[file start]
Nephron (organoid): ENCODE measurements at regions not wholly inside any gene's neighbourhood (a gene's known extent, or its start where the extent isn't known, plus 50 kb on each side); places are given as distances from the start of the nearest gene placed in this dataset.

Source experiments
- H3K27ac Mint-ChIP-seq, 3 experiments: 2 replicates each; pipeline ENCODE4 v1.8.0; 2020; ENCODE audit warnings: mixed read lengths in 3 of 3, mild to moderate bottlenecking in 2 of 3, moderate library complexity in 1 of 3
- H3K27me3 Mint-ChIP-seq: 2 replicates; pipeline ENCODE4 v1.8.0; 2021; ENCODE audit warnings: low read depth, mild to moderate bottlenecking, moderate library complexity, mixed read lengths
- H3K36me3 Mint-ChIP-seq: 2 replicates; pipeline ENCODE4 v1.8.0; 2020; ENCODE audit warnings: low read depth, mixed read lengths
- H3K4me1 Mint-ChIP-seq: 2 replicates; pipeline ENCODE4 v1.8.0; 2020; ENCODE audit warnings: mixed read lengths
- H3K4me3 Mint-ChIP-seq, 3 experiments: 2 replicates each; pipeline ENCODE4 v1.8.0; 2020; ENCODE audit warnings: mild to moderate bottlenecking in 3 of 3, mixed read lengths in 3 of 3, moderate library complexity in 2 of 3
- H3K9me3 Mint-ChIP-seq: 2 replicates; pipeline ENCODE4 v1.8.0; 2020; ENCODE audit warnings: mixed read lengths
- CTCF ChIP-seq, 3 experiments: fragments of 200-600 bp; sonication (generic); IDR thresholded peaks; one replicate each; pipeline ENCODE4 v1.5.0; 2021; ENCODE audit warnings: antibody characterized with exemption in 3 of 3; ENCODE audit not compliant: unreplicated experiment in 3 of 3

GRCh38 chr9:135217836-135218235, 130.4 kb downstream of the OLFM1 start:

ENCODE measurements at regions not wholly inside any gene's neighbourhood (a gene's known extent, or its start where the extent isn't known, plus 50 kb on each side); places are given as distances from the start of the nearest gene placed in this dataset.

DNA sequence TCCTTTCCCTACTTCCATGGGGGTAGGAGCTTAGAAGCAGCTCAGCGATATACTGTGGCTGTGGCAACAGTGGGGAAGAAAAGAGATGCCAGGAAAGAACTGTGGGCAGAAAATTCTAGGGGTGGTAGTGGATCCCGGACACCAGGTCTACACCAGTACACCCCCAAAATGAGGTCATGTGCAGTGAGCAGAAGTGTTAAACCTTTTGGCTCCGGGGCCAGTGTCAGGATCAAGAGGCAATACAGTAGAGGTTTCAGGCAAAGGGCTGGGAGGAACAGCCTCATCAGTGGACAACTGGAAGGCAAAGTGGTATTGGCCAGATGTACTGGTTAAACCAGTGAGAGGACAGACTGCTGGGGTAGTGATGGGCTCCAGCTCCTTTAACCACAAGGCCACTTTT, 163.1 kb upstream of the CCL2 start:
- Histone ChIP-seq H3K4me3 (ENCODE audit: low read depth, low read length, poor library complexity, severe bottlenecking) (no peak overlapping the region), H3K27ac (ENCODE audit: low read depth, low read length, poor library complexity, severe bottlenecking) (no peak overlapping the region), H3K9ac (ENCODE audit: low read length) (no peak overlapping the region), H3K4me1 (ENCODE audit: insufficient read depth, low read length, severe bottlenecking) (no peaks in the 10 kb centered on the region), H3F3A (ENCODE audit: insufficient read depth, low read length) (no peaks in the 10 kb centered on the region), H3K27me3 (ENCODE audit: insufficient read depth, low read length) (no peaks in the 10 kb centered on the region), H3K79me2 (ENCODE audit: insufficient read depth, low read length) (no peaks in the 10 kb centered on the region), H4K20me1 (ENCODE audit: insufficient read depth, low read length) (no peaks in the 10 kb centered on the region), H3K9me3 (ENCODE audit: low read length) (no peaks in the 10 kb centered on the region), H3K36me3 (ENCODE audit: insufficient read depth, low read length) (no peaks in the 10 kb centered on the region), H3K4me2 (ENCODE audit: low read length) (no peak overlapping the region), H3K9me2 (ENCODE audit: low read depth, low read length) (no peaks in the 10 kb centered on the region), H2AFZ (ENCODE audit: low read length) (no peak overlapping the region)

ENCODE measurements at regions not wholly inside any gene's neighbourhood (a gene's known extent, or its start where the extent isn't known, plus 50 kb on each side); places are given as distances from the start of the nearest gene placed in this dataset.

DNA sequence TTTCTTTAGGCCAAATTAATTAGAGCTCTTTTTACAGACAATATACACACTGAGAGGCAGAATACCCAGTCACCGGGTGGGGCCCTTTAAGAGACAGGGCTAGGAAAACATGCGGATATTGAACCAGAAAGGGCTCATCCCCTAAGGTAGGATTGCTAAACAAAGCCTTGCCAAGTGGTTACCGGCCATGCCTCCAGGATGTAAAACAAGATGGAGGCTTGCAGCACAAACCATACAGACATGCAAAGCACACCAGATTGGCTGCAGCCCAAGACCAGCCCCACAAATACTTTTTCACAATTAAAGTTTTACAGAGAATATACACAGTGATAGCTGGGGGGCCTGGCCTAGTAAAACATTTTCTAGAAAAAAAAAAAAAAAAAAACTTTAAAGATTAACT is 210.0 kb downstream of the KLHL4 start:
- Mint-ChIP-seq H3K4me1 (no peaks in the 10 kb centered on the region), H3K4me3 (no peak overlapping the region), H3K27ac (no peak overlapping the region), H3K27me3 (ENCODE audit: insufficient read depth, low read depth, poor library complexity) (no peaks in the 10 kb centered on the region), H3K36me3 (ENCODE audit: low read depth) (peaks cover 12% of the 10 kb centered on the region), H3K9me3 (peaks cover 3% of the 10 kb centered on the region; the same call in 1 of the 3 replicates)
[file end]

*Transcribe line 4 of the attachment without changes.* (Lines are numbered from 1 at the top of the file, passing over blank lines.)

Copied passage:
- H3K27me3 Mint-ChIP-seq: 2 replicates; pipeline ENCODE4 v1.8.0; 2021; ENCODE audit warnings: low read depth, mild to moderate bottlenecking, moderate library complexity, mixed read lengths